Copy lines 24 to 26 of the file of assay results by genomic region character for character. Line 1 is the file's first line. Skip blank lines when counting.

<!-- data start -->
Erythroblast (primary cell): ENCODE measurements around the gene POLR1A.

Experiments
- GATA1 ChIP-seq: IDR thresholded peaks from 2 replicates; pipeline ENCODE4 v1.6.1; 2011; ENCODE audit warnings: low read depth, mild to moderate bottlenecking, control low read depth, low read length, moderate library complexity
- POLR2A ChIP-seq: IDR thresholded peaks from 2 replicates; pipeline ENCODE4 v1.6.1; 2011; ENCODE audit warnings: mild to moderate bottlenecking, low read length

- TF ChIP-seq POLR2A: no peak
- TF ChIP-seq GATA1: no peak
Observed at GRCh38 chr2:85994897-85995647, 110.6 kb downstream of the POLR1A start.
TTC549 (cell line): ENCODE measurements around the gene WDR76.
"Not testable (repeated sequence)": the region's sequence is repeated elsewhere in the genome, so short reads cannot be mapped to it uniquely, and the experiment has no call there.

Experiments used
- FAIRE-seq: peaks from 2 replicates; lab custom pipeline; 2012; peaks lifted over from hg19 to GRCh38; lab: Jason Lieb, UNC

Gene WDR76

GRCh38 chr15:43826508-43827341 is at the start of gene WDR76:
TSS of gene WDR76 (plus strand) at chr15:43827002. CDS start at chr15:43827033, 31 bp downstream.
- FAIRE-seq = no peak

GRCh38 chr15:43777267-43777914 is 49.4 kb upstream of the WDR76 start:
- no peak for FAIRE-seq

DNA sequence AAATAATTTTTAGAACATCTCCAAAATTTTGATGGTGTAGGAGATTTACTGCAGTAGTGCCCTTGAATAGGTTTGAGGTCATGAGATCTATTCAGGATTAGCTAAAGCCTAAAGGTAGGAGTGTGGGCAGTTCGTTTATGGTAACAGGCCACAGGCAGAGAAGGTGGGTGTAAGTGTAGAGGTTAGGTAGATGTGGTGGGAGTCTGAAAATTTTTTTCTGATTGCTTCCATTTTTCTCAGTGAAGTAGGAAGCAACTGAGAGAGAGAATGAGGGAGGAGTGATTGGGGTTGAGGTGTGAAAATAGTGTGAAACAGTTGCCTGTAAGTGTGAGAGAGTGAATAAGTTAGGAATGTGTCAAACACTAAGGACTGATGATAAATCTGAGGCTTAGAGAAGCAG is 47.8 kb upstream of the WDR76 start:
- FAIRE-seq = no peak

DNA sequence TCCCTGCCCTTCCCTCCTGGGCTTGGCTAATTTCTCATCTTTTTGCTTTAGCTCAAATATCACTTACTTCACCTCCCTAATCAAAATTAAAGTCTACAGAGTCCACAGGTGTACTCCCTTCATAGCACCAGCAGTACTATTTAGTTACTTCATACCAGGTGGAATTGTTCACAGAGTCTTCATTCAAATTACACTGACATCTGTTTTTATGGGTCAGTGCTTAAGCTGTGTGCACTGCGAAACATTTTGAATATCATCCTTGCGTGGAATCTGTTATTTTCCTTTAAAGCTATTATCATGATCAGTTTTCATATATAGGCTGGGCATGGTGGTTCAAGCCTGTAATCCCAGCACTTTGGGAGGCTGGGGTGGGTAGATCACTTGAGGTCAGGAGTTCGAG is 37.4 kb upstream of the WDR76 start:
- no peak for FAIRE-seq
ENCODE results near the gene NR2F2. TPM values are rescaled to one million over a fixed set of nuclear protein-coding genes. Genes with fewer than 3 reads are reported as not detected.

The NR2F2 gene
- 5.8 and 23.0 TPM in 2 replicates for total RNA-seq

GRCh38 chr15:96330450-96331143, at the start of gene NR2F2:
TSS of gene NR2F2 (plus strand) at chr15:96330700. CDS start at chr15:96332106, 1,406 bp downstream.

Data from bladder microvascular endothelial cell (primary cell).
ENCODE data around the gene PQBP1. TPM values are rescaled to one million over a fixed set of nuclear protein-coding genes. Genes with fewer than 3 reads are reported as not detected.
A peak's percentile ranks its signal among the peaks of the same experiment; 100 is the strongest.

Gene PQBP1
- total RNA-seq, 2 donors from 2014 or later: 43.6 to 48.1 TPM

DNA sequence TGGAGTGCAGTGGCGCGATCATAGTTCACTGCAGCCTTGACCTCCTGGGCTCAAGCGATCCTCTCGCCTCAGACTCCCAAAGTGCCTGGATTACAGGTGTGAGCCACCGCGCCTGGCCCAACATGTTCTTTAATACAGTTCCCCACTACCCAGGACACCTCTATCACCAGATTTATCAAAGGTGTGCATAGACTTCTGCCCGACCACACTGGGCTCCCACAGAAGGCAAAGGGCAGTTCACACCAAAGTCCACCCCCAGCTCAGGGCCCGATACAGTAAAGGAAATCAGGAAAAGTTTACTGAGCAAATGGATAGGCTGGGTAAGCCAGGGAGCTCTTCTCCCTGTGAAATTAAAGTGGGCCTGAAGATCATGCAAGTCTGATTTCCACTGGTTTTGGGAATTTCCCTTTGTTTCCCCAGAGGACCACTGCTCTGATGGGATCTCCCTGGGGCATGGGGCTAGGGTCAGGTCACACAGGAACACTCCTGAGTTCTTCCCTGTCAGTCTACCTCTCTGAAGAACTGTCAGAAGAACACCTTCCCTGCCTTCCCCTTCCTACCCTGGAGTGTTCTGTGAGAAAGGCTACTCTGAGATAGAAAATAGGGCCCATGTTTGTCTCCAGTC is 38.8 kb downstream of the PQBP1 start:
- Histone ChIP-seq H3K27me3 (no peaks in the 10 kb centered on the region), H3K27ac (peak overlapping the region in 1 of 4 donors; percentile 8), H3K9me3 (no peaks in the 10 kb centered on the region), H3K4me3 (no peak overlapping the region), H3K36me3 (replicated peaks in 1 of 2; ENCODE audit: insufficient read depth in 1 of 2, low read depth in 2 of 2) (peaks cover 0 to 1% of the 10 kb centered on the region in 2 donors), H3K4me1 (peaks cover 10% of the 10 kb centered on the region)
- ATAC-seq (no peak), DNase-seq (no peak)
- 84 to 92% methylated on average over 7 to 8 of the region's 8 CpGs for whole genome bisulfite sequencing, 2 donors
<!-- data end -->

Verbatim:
- 5.8 and 23.0 TPM in 2 replicates for total RNA-seq

GRCh38 chr15:96330450-96331143, at the start of gene NR2F2:
TSS of gene NR2F2 (plus strand) at chr15:96330700. CDS start at chr15:96332106, 1,406 bp downstream.